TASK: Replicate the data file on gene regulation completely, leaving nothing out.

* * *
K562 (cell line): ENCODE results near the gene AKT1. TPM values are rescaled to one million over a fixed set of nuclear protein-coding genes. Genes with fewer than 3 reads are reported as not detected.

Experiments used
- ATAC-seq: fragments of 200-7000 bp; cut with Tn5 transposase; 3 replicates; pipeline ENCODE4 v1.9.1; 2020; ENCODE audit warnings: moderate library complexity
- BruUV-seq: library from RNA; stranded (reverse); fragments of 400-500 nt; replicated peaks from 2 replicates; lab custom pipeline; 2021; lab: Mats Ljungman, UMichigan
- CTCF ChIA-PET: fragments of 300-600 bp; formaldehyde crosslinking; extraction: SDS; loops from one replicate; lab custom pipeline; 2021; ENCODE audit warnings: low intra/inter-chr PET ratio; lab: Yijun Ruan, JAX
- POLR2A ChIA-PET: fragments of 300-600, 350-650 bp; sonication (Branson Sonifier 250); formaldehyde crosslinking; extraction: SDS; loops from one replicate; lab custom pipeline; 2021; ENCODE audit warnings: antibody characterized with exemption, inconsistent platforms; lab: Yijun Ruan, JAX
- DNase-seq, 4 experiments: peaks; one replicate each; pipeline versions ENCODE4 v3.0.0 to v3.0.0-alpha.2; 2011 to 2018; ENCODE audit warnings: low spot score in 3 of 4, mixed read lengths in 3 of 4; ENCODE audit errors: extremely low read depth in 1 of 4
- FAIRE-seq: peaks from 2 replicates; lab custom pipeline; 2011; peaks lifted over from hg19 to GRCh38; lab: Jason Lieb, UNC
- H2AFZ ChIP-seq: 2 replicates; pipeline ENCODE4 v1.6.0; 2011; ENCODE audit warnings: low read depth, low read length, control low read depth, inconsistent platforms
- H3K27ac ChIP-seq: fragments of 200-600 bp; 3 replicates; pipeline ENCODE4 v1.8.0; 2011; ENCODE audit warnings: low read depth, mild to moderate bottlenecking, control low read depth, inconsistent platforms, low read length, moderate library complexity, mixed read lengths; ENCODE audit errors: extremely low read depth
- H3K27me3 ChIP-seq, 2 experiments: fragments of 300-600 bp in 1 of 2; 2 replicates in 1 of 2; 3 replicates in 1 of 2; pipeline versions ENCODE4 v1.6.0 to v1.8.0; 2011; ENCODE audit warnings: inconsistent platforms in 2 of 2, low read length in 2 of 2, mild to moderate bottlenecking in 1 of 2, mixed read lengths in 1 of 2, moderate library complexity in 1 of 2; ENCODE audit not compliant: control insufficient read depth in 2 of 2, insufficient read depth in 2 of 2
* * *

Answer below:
K562 (cell line): ENCODE results near the gene AKT1. TPM values are rescaled to one million over a fixed set of nuclear protein-coding genes. Genes with fewer than 3 reads are reported as not detected.

Experiments used
- ATAC-seq: fragments of 200-7000 bp; cut with Tn5 transposase; 3 replicates; pipeline ENCODE4 v1.9.1; 2020; ENCODE audit warnings: moderate library complexity
- BruUV-seq: library from RNA; stranded (reverse); fragments of 400-500 nt; replicated peaks from 2 replicates; lab custom pipeline; 2021; lab: Mats Ljungman, UMichigan
- CTCF ChIA-PET: fragments of 300-600 bp; formaldehyde crosslinking; extraction: SDS; loops from one replicate; lab custom pipeline; 2021; ENCODE audit warnings: low intra/inter-chr PET ratio; lab: Yijun Ruan, JAX
- POLR2A ChIA-PET: fragments of 300-600, 350-650 bp; sonication (Branson Sonifier 250); formaldehyde crosslinking; extraction: SDS; loops from one replicate; lab custom pipeline; 2021; ENCODE audit warnings: antibody characterized with exemption, inconsistent platforms; lab: Yijun Ruan, JAX
- DNase-seq, 4 experiments: peaks; one replicate each; pipeline versions ENCODE4 v3.0.0 to v3.0.0-alpha.2; 2011 to 2018; ENCODE audit warnings: low spot score in 3 of 4, mixed read lengths in 3 of 4; ENCODE audit errors: extremely low read depth in 1 of 4
- FAIRE-seq: peaks from 2 replicates; lab custom pipeline; 2011; peaks lifted over from hg19 to GRCh38; lab: Jason Lieb, UNC
- H2AFZ ChIP-seq: 2 replicates; pipeline ENCODE4 v1.6.0; 2011; ENCODE audit warnings: low read depth, low read length, control low read depth, inconsistent platforms
- H3K27ac ChIP-seq: fragments of 200-600 bp; 3 replicates; pipeline ENCODE4 v1.8.0; 2011; ENCODE audit warnings: low read depth, mild to moderate bottlenecking, control low read depth, inconsistent platforms, low read length, moderate library complexity, mixed read lengths; ENCODE audit errors: extremely low read depth
- H3K27me3 ChIP-seq, 2 experiments: fragments of 300-600 bp in 1 of 2; 2 replicates in 1 of 2; 3 replicates in 1 of 2; pipeline versions ENCODE4 v1.6.0 to v1.8.0; 2011; ENCODE audit warnings: inconsistent platforms in 2 of 2, low read length in 2 of 2, mild to moderate bottlenecking in 1 of 2, mixed read lengths in 1 of 2, moderate library complexity in 1 of 2; ENCODE audit not compliant: control insufficient read depth in 2 of 2, insufficient read depth in 2 of 2